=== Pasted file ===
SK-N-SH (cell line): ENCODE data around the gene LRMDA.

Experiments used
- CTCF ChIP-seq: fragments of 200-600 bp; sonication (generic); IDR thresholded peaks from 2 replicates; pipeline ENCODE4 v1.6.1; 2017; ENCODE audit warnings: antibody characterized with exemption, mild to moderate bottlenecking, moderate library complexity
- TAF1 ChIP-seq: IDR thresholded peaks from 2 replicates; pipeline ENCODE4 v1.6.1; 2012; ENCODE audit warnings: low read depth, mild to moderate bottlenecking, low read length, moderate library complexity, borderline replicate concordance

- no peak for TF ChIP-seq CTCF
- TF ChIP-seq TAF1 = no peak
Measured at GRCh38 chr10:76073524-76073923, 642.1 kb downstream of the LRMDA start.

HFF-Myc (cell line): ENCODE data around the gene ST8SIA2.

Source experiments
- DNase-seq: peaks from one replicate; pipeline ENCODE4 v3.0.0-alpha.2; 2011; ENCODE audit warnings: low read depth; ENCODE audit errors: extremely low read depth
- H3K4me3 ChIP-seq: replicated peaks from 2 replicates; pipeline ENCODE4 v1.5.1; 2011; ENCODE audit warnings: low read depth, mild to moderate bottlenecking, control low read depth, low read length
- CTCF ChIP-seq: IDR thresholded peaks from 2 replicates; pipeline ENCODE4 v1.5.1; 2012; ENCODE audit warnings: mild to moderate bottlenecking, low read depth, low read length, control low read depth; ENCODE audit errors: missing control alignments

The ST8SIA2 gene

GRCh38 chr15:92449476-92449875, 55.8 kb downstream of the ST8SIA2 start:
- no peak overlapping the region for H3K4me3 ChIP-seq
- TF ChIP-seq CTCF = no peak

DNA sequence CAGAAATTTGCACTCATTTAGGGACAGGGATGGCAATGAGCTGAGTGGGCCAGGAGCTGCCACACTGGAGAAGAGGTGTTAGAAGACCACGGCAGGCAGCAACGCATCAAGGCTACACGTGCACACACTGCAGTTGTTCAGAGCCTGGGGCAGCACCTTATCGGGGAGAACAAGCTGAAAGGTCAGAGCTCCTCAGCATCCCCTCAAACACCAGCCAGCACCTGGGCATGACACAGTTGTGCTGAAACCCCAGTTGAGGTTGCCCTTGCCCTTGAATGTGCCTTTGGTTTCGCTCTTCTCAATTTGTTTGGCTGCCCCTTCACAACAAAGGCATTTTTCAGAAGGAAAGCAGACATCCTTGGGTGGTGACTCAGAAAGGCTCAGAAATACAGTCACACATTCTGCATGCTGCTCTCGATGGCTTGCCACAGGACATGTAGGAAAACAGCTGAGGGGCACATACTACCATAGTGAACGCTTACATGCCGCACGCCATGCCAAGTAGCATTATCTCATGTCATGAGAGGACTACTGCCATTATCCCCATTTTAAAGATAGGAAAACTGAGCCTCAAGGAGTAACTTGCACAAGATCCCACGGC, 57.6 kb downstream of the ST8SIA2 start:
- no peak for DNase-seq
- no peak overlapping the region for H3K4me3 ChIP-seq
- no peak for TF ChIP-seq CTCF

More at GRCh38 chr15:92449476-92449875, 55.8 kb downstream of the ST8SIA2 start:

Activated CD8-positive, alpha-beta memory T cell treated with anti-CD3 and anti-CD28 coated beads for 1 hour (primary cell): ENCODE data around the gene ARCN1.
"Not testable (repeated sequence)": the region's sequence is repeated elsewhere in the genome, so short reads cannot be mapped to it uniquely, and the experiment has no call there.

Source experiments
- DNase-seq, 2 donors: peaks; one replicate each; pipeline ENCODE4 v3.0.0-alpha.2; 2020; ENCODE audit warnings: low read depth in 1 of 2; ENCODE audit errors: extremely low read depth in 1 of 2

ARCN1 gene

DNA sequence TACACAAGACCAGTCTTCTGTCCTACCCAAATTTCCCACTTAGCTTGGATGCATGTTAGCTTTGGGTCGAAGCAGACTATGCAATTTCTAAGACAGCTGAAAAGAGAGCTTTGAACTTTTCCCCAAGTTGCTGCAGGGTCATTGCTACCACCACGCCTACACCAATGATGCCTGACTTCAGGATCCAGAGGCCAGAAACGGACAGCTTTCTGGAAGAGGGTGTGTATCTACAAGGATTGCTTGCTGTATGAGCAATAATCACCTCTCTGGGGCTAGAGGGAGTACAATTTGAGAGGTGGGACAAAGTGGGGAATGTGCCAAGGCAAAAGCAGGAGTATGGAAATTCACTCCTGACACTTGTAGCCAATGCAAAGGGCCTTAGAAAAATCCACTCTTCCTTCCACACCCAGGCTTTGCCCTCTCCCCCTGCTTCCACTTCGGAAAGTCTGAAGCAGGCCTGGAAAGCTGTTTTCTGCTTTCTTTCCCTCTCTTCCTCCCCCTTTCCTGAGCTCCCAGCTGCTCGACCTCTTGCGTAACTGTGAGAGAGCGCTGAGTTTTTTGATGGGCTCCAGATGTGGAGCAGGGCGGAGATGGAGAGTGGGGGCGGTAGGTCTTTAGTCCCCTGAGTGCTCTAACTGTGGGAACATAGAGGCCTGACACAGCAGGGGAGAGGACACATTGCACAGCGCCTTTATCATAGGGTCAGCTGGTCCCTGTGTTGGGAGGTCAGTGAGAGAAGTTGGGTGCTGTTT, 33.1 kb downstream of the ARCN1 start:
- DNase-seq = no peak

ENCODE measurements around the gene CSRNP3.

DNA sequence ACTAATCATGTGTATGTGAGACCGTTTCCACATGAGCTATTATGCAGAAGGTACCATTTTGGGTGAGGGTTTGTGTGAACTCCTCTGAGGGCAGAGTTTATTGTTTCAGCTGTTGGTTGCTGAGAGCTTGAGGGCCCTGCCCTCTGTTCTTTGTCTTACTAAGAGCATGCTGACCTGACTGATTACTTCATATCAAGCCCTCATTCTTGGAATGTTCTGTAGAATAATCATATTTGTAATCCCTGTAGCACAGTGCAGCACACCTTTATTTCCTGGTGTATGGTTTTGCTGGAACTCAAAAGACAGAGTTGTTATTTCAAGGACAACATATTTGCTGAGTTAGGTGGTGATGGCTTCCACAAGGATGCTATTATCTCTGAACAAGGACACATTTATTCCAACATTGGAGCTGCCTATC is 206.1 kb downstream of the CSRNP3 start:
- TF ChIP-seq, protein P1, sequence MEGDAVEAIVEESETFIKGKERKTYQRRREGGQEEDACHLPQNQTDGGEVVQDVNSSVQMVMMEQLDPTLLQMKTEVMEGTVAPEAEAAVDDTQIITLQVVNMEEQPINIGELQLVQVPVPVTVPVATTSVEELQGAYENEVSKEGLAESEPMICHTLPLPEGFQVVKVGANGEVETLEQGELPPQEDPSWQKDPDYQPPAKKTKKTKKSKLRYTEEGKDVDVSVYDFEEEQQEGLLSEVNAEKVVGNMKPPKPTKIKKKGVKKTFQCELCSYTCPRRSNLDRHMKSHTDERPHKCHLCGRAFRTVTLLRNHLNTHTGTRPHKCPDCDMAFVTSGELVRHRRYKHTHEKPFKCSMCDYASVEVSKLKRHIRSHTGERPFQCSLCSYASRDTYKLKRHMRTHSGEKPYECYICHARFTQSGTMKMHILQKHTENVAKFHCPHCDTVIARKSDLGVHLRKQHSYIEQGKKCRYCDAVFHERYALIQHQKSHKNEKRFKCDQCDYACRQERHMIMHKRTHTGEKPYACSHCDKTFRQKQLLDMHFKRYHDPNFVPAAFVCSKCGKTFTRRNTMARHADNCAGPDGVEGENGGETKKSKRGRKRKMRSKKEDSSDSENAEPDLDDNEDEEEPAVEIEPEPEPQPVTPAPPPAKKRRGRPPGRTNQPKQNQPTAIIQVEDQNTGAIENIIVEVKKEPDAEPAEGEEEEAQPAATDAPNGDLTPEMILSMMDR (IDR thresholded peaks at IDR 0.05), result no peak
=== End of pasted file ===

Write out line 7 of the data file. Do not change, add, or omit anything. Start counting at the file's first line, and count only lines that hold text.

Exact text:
Measured at GRCh38 chr10:76073524-76073923, 642.1 kb downstream of the LRMDA start.